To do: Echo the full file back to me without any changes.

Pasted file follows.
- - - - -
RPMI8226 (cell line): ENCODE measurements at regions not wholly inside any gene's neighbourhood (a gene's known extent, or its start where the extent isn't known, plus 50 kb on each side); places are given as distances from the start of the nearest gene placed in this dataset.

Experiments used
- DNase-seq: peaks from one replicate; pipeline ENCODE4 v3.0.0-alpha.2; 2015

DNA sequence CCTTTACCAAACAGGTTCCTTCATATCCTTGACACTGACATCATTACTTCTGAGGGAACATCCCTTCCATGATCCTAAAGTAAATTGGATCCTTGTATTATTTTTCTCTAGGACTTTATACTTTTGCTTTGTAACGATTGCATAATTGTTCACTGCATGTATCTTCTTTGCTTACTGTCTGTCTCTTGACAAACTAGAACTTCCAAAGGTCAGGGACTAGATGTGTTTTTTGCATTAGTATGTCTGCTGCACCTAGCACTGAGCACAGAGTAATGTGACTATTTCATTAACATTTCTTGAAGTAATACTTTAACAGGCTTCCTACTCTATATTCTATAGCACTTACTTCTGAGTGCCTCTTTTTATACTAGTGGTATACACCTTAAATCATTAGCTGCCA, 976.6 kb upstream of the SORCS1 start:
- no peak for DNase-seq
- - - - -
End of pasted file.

RPMI8226 (cell line): ENCODE measurements at regions not wholly inside any gene's neighbourhood (a gene's known extent, or its start where the extent isn't known, plus 50 kb on each side); places are given as distances from the start of the nearest gene placed in this dataset.

Experiments used
- DNase-seq: peaks from one replicate; pipeline ENCODE4 v3.0.0-alpha.2; 2015

DNA sequence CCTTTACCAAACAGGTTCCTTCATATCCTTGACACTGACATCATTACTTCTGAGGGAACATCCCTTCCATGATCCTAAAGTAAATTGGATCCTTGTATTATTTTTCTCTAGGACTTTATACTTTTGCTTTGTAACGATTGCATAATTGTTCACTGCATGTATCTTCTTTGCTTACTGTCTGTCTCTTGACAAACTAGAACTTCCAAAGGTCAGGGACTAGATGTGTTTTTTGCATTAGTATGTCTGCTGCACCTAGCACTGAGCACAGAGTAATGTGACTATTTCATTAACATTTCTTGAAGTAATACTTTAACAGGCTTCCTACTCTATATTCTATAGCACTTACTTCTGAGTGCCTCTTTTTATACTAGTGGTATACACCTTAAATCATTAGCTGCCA, 976.6 kb upstream of the SORCS1 start:
- no peak for DNase-seq